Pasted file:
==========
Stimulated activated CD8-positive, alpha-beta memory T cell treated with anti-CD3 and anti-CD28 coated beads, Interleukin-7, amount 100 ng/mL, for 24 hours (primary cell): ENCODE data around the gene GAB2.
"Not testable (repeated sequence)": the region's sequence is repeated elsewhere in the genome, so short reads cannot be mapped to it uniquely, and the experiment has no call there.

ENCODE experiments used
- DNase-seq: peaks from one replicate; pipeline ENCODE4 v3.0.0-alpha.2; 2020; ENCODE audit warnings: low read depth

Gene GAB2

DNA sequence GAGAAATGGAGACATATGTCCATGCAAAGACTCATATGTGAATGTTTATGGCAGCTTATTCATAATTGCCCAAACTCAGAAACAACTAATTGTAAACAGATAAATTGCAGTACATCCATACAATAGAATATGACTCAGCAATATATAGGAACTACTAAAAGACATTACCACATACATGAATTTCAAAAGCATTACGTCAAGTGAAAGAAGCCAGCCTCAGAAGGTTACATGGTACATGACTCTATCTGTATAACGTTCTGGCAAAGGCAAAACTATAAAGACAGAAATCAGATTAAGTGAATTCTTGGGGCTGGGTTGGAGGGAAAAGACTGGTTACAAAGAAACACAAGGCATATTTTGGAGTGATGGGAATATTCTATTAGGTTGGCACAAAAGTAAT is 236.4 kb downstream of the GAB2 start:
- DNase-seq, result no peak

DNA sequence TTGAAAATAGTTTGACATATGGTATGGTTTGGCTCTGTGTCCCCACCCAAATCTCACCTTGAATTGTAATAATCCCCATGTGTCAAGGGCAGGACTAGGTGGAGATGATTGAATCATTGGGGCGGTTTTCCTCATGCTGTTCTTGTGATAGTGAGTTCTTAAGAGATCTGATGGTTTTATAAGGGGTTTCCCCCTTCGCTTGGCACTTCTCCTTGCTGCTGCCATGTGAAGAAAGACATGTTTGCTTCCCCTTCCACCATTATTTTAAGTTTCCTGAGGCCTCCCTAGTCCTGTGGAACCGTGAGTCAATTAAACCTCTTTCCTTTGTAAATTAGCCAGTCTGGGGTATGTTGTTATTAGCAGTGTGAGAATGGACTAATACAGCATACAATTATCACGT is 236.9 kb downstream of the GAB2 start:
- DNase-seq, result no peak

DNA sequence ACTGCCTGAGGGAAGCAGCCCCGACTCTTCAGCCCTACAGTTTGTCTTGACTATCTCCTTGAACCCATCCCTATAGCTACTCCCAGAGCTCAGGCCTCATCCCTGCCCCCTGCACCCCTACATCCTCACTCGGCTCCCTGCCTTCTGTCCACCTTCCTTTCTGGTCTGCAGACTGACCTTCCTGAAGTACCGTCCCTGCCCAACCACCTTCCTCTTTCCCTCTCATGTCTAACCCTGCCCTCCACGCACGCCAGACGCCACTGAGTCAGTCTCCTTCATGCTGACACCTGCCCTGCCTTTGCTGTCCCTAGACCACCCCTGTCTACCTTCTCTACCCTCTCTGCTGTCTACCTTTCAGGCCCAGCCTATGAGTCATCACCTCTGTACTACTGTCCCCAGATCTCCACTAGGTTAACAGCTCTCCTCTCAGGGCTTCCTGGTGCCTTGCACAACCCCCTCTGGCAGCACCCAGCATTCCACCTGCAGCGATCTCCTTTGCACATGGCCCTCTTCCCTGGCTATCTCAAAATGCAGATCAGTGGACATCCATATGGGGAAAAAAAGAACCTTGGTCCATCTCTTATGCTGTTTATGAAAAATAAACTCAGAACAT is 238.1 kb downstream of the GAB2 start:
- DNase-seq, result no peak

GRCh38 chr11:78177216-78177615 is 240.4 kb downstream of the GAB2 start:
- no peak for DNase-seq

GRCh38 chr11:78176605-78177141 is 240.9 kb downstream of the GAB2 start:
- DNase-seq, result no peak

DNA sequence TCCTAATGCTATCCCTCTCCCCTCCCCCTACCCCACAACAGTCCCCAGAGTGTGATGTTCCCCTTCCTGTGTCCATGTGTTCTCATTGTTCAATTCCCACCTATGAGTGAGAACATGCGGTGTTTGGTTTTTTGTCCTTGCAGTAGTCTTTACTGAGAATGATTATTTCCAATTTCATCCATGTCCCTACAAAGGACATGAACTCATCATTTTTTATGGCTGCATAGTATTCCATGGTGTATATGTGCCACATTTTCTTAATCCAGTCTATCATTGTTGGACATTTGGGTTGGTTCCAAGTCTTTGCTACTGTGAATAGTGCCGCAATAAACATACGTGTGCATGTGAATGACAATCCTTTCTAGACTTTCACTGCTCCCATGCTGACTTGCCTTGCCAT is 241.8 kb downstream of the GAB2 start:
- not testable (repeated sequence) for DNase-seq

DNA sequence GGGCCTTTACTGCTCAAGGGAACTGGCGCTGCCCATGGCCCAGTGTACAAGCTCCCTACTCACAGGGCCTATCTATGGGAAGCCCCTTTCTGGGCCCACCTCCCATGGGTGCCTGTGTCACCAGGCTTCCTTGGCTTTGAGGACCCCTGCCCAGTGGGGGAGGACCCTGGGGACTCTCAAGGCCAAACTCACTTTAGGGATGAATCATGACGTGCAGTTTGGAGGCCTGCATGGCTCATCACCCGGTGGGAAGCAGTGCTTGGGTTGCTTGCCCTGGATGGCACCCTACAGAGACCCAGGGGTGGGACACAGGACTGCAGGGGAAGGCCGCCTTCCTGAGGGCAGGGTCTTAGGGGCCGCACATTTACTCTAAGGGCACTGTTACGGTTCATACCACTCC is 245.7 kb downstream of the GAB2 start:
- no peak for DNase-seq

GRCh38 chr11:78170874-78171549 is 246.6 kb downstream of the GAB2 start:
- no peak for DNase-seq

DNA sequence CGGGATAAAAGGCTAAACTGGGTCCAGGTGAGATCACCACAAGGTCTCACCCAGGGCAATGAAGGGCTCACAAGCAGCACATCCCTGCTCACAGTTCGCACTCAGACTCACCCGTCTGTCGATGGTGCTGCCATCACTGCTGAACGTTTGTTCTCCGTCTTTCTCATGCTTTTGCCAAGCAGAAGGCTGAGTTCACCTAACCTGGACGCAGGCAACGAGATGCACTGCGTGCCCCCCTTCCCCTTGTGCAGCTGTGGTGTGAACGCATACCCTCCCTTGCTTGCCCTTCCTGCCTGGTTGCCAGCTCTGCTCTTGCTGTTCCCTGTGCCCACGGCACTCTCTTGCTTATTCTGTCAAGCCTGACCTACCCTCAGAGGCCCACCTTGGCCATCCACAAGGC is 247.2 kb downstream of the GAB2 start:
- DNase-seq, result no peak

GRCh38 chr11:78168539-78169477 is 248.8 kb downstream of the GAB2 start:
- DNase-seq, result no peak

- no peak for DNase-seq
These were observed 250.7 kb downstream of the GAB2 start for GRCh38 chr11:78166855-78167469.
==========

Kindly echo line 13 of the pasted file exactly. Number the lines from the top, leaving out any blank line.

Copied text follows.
- no peak for DNase-seq